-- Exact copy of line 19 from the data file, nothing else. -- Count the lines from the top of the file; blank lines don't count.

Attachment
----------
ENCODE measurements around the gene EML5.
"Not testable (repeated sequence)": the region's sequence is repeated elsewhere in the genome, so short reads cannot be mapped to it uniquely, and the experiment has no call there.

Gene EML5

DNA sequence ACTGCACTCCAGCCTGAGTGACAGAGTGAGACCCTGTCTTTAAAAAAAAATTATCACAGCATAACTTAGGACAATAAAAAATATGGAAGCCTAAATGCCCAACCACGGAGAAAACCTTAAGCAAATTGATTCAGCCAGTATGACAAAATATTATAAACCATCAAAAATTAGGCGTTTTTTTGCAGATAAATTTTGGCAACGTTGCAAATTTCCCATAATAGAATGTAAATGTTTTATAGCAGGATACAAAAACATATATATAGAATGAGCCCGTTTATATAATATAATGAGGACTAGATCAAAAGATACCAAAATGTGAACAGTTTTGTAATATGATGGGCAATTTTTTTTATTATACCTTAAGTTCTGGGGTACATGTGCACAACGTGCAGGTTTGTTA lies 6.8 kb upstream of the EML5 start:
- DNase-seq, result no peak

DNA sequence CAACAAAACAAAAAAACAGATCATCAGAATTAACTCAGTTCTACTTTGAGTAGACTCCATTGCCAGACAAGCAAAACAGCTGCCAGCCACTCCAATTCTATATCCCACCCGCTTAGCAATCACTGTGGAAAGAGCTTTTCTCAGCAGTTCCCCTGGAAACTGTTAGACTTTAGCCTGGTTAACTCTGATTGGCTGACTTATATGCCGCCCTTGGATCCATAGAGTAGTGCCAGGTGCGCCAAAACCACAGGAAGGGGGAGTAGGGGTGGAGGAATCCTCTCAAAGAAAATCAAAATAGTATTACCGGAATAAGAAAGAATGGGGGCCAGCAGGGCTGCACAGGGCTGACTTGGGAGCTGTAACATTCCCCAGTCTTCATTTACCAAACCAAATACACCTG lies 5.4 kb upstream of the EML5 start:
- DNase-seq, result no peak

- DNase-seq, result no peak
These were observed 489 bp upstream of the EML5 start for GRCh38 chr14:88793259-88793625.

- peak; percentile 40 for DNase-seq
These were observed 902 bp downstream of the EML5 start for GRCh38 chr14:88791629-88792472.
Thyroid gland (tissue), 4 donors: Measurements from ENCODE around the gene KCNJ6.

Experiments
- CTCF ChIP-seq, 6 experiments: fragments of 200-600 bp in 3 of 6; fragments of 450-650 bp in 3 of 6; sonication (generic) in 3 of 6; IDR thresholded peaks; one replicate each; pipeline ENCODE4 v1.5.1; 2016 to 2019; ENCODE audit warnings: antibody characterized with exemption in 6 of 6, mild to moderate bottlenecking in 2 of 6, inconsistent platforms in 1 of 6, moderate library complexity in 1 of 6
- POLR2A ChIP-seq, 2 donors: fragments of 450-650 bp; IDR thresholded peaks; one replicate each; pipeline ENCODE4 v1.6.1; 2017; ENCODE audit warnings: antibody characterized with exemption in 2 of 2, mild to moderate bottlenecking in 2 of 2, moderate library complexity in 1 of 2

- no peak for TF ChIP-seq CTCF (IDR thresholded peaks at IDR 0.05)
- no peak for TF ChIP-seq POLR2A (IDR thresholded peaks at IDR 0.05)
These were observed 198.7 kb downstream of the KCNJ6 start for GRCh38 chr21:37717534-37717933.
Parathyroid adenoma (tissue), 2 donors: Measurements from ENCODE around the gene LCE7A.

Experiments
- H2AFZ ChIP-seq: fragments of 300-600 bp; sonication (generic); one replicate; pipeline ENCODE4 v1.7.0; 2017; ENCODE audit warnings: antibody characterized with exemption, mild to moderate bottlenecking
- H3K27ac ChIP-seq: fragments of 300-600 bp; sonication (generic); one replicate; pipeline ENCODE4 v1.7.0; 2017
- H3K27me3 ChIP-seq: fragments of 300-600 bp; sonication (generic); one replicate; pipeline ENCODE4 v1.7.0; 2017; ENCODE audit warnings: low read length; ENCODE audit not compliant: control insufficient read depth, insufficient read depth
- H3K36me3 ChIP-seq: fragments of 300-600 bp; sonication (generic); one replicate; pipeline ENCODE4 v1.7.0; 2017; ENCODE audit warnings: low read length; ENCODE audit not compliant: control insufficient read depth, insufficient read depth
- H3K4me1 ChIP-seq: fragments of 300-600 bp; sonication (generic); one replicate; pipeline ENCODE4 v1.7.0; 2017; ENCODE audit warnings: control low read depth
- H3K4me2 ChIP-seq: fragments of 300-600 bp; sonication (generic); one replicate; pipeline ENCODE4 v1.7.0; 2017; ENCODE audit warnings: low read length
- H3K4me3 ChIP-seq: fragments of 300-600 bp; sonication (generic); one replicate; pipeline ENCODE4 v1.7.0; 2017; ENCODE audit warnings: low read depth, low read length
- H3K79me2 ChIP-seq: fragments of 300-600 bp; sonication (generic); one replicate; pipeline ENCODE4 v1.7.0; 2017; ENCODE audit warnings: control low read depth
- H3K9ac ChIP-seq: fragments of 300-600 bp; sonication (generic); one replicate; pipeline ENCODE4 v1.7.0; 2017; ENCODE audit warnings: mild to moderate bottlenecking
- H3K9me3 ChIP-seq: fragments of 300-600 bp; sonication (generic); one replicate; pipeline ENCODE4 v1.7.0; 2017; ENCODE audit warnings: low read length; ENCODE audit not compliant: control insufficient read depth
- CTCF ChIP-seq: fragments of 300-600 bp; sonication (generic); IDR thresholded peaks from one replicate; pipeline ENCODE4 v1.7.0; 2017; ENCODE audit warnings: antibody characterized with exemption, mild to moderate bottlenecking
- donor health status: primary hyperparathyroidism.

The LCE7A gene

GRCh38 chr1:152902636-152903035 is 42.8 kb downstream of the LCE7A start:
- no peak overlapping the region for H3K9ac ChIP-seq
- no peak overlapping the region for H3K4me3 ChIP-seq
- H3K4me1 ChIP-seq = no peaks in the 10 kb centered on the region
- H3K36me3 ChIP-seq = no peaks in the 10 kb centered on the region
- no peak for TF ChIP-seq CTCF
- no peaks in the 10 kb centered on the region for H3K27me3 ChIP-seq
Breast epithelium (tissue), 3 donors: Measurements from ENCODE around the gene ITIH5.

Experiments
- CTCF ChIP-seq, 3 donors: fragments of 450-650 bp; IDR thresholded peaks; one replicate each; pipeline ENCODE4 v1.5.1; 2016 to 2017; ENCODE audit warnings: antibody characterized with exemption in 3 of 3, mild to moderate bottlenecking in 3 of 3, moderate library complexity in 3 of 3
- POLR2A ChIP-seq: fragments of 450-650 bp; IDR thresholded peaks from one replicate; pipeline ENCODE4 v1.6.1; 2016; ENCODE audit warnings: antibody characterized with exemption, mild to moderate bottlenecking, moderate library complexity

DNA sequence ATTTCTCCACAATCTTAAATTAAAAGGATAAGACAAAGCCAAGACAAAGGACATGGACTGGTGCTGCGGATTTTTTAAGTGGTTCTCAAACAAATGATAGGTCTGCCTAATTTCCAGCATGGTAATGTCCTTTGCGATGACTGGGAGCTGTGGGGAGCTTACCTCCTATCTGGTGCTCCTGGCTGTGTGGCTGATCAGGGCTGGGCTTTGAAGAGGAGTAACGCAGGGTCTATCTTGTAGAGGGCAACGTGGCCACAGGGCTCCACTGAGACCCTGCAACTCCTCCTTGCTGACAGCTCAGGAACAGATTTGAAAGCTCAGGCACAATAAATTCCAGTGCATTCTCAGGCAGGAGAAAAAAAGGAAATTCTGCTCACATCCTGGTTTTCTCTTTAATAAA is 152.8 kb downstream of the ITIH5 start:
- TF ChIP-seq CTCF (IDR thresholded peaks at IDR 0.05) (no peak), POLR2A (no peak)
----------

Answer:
Parathyroid adenoma (tissue), 2 donors: Measurements from ENCODE around the gene LCE7A.